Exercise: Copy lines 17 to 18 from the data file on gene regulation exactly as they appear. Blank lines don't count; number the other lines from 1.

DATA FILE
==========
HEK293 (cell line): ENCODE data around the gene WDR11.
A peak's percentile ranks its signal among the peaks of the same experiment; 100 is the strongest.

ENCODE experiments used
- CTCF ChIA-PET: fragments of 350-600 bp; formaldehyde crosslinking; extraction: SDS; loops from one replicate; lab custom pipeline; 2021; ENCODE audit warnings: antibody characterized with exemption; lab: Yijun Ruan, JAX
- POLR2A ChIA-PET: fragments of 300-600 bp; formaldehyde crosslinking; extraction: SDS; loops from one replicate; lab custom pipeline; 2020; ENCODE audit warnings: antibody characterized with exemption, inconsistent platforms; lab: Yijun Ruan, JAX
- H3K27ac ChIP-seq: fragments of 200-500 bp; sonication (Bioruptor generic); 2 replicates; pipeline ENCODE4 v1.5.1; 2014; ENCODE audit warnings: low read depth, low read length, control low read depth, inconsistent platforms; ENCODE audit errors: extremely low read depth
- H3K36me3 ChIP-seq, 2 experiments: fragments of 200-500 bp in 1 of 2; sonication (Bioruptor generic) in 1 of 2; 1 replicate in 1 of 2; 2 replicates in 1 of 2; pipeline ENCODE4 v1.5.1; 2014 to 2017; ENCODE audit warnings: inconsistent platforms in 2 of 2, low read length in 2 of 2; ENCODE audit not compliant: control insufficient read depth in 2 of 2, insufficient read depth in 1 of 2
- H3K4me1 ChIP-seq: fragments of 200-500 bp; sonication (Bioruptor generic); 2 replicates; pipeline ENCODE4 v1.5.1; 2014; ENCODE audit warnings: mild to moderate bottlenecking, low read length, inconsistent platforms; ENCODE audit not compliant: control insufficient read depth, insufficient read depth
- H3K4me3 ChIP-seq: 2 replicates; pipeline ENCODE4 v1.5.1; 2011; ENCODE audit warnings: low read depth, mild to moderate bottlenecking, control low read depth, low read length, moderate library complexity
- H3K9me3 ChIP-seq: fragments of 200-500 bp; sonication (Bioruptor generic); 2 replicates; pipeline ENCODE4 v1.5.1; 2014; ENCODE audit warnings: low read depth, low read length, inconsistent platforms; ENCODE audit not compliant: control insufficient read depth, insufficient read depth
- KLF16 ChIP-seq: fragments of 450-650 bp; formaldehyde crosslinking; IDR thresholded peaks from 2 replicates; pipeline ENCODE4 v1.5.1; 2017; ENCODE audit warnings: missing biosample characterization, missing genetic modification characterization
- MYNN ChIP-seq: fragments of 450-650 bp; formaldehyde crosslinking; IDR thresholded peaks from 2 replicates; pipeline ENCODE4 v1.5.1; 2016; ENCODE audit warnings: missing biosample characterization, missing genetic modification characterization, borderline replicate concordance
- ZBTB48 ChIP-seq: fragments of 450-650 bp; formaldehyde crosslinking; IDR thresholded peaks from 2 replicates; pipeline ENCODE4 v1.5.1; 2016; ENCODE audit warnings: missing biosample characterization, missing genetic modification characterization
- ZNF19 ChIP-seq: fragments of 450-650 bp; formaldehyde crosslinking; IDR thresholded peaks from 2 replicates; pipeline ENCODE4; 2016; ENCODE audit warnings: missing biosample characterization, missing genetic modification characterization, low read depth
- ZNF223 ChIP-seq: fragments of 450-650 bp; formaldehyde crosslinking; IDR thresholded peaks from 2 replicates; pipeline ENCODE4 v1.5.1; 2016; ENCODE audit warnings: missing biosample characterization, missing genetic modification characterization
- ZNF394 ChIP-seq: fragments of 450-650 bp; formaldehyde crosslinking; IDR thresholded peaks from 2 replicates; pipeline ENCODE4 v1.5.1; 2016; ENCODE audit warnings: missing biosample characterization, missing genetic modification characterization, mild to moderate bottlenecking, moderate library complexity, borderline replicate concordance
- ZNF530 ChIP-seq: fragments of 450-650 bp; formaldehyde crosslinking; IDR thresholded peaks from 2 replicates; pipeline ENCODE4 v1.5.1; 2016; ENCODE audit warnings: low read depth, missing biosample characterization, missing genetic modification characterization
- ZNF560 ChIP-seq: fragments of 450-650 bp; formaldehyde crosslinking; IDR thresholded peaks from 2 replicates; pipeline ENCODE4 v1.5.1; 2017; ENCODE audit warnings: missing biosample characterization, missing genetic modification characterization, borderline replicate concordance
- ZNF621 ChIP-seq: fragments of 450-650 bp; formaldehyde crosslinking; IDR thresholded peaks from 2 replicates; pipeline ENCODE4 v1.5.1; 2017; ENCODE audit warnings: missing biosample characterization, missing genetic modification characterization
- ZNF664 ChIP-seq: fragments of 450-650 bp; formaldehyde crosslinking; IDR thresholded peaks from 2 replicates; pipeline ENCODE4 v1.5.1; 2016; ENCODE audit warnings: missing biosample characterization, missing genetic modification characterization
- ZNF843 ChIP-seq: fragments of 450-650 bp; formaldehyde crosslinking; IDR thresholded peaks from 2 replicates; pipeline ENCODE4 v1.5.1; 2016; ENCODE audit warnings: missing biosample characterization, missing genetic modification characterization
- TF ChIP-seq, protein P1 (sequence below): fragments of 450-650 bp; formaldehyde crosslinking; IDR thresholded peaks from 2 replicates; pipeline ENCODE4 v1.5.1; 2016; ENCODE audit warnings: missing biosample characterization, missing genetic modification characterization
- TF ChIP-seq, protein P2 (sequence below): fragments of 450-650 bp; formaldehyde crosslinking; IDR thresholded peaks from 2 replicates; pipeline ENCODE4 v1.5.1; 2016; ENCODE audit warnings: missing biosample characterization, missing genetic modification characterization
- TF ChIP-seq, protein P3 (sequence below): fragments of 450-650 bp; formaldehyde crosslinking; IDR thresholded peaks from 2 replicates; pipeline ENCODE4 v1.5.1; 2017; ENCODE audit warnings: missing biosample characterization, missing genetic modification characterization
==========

- ZNF530 ChIP-seq: fragments of 450-650 bp; formaldehyde crosslinking; IDR thresholded peaks from 2 replicates; pipeline ENCODE4 v1.5.1; 2016; ENCODE audit warnings: low read depth, missing biosample characterization, missing genetic modification characterization
- ZNF560 ChIP-seq: fragments of 450-650 bp; formaldehyde crosslinking; IDR thresholded peaks from 2 replicates; pipeline ENCODE4 v1.5.1; 2017; ENCODE audit warnings: missing biosample characterization, missing genetic modification characterization, borderline replicate concordance